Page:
How do Plato and Aristotle define the good?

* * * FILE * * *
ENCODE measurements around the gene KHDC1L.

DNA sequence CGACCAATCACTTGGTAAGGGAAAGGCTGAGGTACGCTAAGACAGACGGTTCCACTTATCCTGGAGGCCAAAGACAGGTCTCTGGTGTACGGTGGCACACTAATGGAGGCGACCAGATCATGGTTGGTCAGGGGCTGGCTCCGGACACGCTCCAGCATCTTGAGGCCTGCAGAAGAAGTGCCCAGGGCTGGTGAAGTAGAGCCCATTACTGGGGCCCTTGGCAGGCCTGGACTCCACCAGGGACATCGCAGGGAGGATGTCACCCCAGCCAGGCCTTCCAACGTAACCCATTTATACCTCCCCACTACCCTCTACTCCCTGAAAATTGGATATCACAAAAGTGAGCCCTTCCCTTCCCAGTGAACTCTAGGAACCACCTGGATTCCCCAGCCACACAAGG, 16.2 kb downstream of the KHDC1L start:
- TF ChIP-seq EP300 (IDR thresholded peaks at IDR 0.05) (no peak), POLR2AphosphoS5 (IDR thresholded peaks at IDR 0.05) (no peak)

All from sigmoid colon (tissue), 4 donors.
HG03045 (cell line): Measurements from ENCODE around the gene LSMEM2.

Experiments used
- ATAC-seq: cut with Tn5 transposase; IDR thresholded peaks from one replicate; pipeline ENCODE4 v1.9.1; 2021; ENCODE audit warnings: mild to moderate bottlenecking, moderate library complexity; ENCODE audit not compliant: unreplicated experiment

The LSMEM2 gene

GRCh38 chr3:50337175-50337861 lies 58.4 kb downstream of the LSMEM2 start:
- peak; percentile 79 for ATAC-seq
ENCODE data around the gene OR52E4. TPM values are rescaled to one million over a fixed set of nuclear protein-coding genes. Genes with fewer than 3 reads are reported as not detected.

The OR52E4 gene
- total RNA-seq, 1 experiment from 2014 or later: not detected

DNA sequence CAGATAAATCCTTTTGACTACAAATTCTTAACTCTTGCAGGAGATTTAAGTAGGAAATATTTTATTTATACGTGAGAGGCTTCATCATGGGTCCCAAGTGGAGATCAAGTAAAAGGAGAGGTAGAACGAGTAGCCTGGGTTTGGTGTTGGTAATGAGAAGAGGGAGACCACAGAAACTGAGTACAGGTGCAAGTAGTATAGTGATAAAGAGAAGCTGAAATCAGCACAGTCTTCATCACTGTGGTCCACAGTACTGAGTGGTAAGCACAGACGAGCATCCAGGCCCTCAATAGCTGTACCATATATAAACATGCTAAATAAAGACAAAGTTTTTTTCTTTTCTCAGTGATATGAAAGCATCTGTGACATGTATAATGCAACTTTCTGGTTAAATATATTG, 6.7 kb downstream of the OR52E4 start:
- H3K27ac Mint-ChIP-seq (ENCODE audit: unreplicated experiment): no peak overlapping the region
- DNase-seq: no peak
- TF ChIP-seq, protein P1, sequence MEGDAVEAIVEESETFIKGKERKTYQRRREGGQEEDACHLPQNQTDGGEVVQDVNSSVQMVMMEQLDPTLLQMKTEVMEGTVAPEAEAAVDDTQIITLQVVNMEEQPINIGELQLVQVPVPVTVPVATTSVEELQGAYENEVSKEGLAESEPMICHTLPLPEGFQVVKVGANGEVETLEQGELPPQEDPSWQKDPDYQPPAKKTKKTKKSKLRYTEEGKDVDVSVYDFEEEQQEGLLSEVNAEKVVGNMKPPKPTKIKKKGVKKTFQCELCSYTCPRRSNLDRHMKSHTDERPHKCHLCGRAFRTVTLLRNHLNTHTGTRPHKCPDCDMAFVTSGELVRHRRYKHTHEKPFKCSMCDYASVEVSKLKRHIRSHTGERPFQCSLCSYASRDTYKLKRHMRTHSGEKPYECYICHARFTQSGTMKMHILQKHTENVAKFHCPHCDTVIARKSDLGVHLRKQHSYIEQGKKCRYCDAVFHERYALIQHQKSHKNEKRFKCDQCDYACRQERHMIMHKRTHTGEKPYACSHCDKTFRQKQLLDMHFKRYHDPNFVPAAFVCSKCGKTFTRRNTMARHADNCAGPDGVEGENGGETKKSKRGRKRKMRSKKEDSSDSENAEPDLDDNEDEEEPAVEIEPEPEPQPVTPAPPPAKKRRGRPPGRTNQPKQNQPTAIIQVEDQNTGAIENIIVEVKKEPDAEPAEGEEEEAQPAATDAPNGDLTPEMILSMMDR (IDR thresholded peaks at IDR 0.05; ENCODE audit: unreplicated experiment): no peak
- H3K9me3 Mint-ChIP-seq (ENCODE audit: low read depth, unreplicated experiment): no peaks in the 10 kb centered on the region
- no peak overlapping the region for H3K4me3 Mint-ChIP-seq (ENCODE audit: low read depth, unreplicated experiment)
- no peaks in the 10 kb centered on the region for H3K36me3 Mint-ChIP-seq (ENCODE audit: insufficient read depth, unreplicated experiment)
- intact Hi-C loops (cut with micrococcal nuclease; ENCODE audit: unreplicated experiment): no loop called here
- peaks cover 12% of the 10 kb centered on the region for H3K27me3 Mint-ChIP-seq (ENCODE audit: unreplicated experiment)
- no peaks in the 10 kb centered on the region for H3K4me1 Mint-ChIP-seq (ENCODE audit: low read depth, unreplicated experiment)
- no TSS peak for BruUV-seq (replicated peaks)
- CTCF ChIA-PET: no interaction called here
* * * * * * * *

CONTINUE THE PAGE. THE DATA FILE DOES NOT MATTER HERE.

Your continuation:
Both philosophers make the argument that "the good" is something that must be pursued as part of one's nature as a human being. At the same time, both of them understand this pursuit as something that must take commitment and a sense of courage in order to embrace and, eventually accomplish. Yet, both thinkers define "the good" in different ways. For Aristotle, this is an internal quest. Aristotle believes that every human being has a "good" end within them and they must recognizes this. Ethical conduct comes out of this understanding. It is here where Aristotle defines this pursuit as the "golden mean" where individuals recognize good as the balance between two ends. For example, ambition is good, but too much can be bad. Ethical conduct for "the good life" is found by the individual in this moderation. Plato differs in his notion of "the good." Plato defines "the good" as the embrace of "the form," the ultimate good. This is an external reality that Plato readily admits not everyone can achieve. The "form" is an ultimate good that defines "the good." In this, Plato's conception of the good is something that is divergent from Aristotle's.